During the conversation with the teacher, it quickly becomes clear that she has a very distant attitude towards her son. She disparagingly calls him stupid and ugly. With regard to his transfer, she indifferently says, “If he doesn’t change, he will have to bear the consequences.”

After the conversation with the teacher, Tom meets his mother and the teacher as he is leaving the classroom with his class. His mother speaks to him in front of the teacher and his classmates, “You’re useless, I’m only in trouble because of you. “

Source: Handout to promote the recognition of child abuse and the adequate handling of suspected cases (only in German)

Example: neglect

Late again! Leo sneaks into the classroom and hopes that the teacher doesn’t notice that he hasn’t managed to arrive on time again. It’s not the first time that the twelve-year-old has been late for school, and he nods off several times during the first lesson. Books and exercise books: missing! Most of the time, he doesn’t have a packed lunch either. He has long since outgrown his trousers, his jumpers are worn out, and no one wants to sit next to him. “You stink!”, the others say.

The teacher is worried about the boy, who seems somehow neglected, but the mother does not respond to her letters. She also ignores the parents’ evenings. But when the teacher asks Leo himself, he always has conclusive explanations ready as to why the mother can’t come.

When Leo’s little sister, who attends the same school, is supposed to take part in a school trip, but the referral of the payment is not made, an appointment is made with the mother, the teacher, and the youth welfare office at the school. The mother does not show up, whereupon Leo is asked about her whereabouts. Then the boy breaks down crying and reports that the mother has been living with her boyfriend for three quarters of a year and only shows up at the flat now and then to leave five euros for groceries. During this entire period, Leo has had to bear the responsibility for the entire household, the totally neglected flat and his three younger siblings.

Source: Handout to promote the recognition of child abuse and the adequate handling of suspected cases (only in German)


Compile your observations and keep records. Systematic documentation of a child’s or adolescent’s behaviour, expressions and actions are an important source of information for assessing the suspicion and planning further action. Possible causes for the child´s or adolescent’s behaviour and further action steps for the specific child or adolescent could be discussed with a team at work and/or by speaking with a colleague. The observations and documentation could also serve as a basis when communicating with the parents and with other institutions/organisations, e.g., the youth welfare office.

Talking to the child or young person


  • Who conducts the conversation? Who is trusted by the child or adolescent?
  • Which setting is appropriate (walk, conversation at the table, …)?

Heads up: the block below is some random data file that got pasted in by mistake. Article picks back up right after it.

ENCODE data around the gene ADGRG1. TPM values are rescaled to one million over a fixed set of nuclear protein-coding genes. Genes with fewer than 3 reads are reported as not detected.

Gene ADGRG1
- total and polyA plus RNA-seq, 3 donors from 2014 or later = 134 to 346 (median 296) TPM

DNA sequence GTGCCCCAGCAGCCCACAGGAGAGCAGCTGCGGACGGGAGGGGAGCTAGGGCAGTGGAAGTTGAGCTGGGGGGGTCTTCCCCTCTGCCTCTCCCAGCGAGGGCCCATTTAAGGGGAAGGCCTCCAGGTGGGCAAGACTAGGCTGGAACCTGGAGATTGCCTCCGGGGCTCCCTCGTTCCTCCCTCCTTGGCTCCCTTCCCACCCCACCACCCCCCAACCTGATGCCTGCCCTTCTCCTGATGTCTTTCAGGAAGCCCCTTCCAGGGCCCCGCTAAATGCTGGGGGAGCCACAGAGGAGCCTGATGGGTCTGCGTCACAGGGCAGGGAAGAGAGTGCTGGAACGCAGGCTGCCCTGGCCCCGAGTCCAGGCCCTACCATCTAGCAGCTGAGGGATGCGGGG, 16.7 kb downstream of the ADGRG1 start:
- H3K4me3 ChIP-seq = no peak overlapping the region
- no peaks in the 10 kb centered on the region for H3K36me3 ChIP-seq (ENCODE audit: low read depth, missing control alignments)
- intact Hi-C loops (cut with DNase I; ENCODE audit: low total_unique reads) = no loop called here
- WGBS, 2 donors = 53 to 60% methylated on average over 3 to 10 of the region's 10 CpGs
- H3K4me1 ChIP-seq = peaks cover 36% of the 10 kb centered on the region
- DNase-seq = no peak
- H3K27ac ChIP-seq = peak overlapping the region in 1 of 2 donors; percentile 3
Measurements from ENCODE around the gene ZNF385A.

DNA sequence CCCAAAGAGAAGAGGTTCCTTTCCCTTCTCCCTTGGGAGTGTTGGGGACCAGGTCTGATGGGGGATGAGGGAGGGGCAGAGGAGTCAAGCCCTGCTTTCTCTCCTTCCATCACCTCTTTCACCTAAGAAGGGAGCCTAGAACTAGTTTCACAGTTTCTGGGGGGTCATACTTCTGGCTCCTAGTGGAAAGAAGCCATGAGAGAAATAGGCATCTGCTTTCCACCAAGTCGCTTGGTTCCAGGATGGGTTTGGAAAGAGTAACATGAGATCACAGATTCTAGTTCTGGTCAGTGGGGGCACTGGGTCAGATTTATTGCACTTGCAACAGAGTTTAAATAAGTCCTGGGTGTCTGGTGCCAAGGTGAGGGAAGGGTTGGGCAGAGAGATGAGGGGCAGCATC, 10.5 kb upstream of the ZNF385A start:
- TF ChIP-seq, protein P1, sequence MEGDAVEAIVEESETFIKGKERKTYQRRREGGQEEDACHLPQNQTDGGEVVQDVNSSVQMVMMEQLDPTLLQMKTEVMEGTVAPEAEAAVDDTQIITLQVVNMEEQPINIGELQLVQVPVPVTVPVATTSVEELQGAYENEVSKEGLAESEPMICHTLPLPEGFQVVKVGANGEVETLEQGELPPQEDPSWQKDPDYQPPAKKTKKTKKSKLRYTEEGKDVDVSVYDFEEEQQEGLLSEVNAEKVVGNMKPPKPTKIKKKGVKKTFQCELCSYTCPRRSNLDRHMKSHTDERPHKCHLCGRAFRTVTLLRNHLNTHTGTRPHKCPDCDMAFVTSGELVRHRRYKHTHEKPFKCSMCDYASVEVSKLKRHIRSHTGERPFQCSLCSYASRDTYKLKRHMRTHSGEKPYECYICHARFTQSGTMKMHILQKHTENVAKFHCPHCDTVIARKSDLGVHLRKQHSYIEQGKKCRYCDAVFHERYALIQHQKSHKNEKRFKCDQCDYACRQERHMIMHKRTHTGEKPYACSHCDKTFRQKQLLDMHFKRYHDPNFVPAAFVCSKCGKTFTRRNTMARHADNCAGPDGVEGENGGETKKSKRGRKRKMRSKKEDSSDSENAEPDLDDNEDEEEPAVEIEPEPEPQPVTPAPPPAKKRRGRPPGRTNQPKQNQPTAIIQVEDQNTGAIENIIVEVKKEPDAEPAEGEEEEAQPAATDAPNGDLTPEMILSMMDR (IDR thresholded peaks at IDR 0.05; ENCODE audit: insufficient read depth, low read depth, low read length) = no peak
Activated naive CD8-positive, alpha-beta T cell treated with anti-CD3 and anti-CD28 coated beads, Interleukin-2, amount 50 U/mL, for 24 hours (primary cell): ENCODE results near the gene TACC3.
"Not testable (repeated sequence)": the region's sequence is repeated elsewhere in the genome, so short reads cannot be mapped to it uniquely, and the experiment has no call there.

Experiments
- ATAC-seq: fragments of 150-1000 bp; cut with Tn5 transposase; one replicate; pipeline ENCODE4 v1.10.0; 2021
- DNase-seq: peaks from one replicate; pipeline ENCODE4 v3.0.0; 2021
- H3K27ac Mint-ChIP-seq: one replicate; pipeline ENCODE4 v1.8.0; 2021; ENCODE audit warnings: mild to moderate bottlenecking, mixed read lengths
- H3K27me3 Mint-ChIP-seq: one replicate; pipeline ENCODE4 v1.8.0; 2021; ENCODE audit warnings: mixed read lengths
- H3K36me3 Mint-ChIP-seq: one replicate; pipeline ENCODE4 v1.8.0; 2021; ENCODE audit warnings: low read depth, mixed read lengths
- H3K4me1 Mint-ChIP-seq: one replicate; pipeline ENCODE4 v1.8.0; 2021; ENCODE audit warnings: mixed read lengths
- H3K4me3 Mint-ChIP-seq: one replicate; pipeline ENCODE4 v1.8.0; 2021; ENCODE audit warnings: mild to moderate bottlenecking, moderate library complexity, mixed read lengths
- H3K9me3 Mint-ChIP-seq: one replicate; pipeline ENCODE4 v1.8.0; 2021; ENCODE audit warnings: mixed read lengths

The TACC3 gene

• Is there a room where a pleasant atmosphere can be created?
  • How can I help the child or adolescent to make a good transition into everyday life after the conversation?
  • Do you need notes and pens, handkerchiefs, information material or similar?
  • Are there counselling centres for the suspected problem? Inform yourself.
  • Put yourself in the child’s or adolescent’s shoes: does he/she want to have the conversation? Does he/she want to have it alone or in the presence of another person? Has he/she already talked about this with someone else?

Phase 1: Introduction

  • Seek contact and speak with the child or adolescent.
  • Use the child’s or young person’s language level and ask open questions (no alternative or suggestive questions). Encourage the child or adolescent to tell you about their situation at home. “Incidentals” that say something about rules and control can give you an idea of the child’s or adolescent’s living situation.
    • “How are things at home?”/”Many children having behavioural issues at school have problems at home. Is there anyone in your family who puts pressure on you?”
    • “How do you get along with your parents/siblings/other family members?”
    • “Is there anything that makes you sad or that you are worried about?”
    • “Some children are afraid at home. What do you think makes them being afraid?”/”Are there times when you are afraid at home?”
  • Reduce tension by making your concerns clear.
  • Agree on the time frame and the goal.
  • Talk about the level of confidentiality, if you are taking notes, mention what they will be used for.


“You made a suggestion the other day about how your mother’s boyfriend is sometimes rough with her when he is annoyed with her. This is still bothering me, so I invited you to talk to me. I want to know if I can help you. What do you think?”

“I’ve noticed for a few weeks now, that you look very unhappy and often seem unfocused and tired in class. The other day, when I was handing out the classwork, you looked very anxious/ashamed. I don’t know how you feel about talking to me about this, but maybe I can be supportive. What do you think?”

Phase 2: Introductory question

  • Think of a “first question” that marks an introduction to the topic for the child or adolescent.
  • In the best case, the previous questions in the introductory phase have succeeded in creating a good atmosphere for discussion.


“I wonder if there’s something bothering you that’s keeping you awake. Tell me, what is it like for you to sleep?”

“I had the impression that you were anxious/ashamed the moment, I handed out the classwork, right? Tell me about it.”

Phase 3: Conversation content

  • In this phase, listen actively and take the child or adolescent seriously.